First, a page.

By Joey Barnes, Editor-in-Chief
INDIANAPOLIS – Brian Belardi got his first taste of the emotions that come with attempting to qualify for the Indianapolis 500.
The co-owner of the No. 33 Foyt with Byrd/Hollinger/Belardi entry endured a 24 hours that saw driver James Davison crash on Friday, only to come back and take the final spot among the field of 33 on Bump Day qualifying on Saturday.
The four-lap average of 224.798 mph (2 minutes, 40.1439 seconds) around the 2.5-mile Indianapolis Motor Speedway was enough to keep him on the bubble late in the going despite other driver’s best efforts.
“From yesterday to today, it was just a real whirlwind with everything the crew went through to get the car ready overnight,” said Belardi, who is also a full-time team owner in Indy Lights – the top step of the Mazda Road to Indy ladder.
“I mean, just working their butts off and pulling an all-nighter. James’ attitude is phenomenal, but still there was that nervousness. We know we’re a little bit down on speed. How much do we risk (in the race)? But right now, I’m on top of the world. So this will be the first Indy 500 that I actually will be at. I’m really looking forward to it.”
Among the six combined practice sessions in the week leading up, Davison ended 34th overall on the timesheets at 226.705 mph (39.3991 seconds) and completed 227 total laps. Despite the pace, Belardi believes a balanced race car for the 200-lap race could prove to be the right formula on May 27.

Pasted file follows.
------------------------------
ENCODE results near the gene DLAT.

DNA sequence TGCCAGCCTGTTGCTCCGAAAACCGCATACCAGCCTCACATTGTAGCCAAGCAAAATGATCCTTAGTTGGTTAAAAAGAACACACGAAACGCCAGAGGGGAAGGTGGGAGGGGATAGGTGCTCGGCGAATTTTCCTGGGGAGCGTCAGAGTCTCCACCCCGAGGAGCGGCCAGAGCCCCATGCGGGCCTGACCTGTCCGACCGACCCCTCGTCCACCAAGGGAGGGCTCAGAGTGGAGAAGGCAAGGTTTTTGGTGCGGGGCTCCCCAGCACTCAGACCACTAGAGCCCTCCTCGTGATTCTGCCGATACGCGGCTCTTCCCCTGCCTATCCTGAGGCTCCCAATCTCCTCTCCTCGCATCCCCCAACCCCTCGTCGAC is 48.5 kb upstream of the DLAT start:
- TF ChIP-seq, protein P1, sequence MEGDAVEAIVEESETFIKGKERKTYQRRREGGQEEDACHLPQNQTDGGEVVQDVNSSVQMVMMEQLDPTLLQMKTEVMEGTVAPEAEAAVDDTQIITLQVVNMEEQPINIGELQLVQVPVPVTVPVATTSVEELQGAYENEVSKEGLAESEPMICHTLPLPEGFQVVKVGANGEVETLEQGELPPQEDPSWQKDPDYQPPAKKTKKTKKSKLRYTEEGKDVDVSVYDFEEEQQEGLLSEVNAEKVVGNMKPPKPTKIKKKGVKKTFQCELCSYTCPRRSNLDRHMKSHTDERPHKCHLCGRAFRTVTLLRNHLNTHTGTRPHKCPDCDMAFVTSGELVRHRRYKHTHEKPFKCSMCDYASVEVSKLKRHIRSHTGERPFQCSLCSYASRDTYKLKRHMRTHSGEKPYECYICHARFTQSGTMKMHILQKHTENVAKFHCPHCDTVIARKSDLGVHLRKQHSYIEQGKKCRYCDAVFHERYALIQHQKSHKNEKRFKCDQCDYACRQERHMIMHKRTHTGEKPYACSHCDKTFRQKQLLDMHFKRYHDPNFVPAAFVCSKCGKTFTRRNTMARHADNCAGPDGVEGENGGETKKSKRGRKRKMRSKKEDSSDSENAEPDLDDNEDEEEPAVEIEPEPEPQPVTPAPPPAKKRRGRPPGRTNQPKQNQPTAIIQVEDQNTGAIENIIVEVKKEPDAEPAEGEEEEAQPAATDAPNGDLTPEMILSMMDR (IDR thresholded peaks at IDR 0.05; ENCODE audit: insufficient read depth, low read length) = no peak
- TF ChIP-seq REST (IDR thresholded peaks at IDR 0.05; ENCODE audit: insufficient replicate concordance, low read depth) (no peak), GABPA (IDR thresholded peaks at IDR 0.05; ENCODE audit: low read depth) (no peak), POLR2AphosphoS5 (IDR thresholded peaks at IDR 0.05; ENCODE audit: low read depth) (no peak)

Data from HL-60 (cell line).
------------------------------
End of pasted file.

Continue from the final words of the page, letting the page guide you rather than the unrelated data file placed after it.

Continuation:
“There’s two different types of pace that I think we’re down,” added Belardi. “Obviously, our qualifying speeds are towards the back, but I think we have a very good race car.
“I think it’ll be a struggle for most of the field to actually find the right balance for passing and whatever happens during the race. Our biggest goal (yesterday) was just to get in. Anything can happen once you get into the race.”
This outing is a one-off for Belardi in the Verizon IndyCar Series, but there’s been a lot learned as he looks at the possibilities of doing more moving forward.
“I need to go see my doctor and go get a bigger dose of lisinopril for my blood pressure,” said Belardi.
“No, but it’s been interesting. I mean, I’ve learned an awful lot. The expertise with the crew, the engineering – Steve Moore, crew chief, has just done a phenomenal job putting, even though this is a one off effort, a bunch of veteran Indy car mechanics on the car. They just seem to gel flawlessly. I think that’s important.
“It’s important (also) in Indy Lights, and any racing situation you need that cohesiveness within the team. Honestly, this week, it’s peaks and valleys.
Still in shock of the moment, Belardi couldn’t escape his thoughts on the magnitude of the moment in making the Indy 500.
“(Friday), I was on the pit box and then all of a sudden I saw the backend step out I was like, ‘Oh no,’ but you just learn how to deal with all of it. That’s just part of racing. Then, obviously (yesterday), there’s so many things that kind of had to fall our way.
“I mean, there were so many breaks with things that were going on in that last half hour. It was just gut-wrenching, but that’s the stress you have to deal with in racing.”